Over the last year, more than a dozen people have shown up at Christina Lee and Michael Saba's door in Atlanta looking for stolen smartphones. The visitors' find-my-phone apps say their phones are inside the house, but they're not. It's been frustrating for Lee and Saba, not just because they fear someone angry and violent might show up one day, but because they didn't know what was causing it.
Tech experts I consulted when I first wrote about Lee and Saba's tech mystery were flummoxed. The phones included Androids and iPhones, on all the different carriers from Verizon to Sprint. But now security researcher Dave Maynor thinks he's figured what's causing this Bermuda tech triangle.
Maynor visited Lee and Saba's home last week, accompanied by Reply All who I teamed up with to solve this tech mystery. He brought SDRs (software-defined radios) in order to scan for the signals and wireless access points in the area to see if there was a rogue cell tower that might be causing the issue. During the scans, he discovered something equally bizarre: on the mile-long street, he only detected nine wireless access points.
"In the five blocks around where I live by contrast," said Maynor by phone, "there are 3000-4000 such devices." (You can check out the density of devices in your own neighborhood on Wigle, a crowdsourced mapping tool.)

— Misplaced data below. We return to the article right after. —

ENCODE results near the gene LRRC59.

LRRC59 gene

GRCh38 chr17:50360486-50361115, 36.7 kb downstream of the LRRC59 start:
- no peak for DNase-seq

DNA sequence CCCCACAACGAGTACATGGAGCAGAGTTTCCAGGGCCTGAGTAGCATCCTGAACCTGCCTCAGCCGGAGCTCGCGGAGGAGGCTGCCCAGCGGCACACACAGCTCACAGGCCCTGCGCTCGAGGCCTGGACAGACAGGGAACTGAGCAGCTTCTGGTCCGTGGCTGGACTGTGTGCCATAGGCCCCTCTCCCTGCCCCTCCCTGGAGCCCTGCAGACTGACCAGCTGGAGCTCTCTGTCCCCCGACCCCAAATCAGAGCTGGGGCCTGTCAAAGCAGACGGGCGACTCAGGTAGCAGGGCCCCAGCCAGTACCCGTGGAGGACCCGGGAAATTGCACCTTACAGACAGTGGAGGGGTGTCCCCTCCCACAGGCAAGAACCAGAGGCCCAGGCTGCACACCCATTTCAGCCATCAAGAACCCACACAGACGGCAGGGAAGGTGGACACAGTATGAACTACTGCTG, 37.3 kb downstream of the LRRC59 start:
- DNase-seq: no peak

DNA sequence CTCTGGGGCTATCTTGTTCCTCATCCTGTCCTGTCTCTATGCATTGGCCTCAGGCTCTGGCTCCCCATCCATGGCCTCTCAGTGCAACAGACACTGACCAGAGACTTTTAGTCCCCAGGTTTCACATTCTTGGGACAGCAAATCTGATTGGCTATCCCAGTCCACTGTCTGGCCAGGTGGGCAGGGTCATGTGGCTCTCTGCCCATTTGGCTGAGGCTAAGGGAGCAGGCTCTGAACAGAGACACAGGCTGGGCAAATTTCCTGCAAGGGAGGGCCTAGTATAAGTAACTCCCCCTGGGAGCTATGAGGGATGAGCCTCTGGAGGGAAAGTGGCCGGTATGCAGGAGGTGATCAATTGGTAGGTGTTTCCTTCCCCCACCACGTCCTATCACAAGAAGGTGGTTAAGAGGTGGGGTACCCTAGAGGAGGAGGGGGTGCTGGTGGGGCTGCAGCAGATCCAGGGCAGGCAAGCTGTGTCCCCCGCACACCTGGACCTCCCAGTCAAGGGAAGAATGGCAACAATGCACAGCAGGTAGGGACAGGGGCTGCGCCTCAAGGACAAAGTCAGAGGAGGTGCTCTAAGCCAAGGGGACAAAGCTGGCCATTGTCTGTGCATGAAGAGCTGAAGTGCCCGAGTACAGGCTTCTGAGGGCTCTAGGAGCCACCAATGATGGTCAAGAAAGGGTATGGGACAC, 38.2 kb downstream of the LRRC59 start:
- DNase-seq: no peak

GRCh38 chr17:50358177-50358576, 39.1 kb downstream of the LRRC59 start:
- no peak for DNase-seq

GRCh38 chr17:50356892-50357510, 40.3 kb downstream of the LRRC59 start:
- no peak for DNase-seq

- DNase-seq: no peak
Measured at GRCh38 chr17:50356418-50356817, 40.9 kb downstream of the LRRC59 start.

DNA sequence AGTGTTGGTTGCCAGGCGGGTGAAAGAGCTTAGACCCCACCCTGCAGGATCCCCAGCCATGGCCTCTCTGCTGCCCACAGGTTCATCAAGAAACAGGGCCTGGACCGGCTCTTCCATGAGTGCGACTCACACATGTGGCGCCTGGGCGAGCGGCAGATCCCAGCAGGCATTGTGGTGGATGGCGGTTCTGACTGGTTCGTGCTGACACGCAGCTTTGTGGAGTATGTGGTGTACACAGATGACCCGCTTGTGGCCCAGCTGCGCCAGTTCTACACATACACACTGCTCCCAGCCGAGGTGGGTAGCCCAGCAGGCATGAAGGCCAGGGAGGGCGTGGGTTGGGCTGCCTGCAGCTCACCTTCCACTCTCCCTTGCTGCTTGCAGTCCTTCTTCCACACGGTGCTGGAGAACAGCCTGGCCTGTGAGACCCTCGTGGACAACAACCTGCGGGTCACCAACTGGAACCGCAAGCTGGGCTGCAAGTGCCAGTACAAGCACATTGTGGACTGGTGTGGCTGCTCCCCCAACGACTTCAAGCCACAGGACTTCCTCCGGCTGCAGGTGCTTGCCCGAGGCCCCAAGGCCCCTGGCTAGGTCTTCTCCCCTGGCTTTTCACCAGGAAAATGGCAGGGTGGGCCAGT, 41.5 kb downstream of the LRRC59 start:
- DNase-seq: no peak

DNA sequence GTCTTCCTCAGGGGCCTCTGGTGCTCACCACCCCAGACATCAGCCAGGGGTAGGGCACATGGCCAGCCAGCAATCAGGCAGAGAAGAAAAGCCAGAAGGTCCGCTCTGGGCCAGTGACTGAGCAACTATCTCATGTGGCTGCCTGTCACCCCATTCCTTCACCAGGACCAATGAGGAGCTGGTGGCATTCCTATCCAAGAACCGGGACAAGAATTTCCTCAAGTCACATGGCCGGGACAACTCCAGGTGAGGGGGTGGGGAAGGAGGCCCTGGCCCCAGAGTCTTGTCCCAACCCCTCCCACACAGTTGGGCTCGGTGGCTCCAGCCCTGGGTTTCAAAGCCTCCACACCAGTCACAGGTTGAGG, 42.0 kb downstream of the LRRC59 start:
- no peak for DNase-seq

Lee and Saba live in a digital desert. Many of their neighbors are older, and some of the houses are not lived in, so their home is one of the few with a router.
That gave Maynor an idea about the root of their troubles. When phones attempt to geolocate themselves, they'll usually look first to GPS or the cell towers they most recently connected to, but that won't work if the phone is in a building without clear sight of satellites or if it's off the cellular network. Then the phone will look to back-up location databases, first, using its IP address and, second, by looking at the nearest Wifi networks it can detect. Based on the signal strength of each Wifi connection, it can usually figure out within 10 meters where the phone is.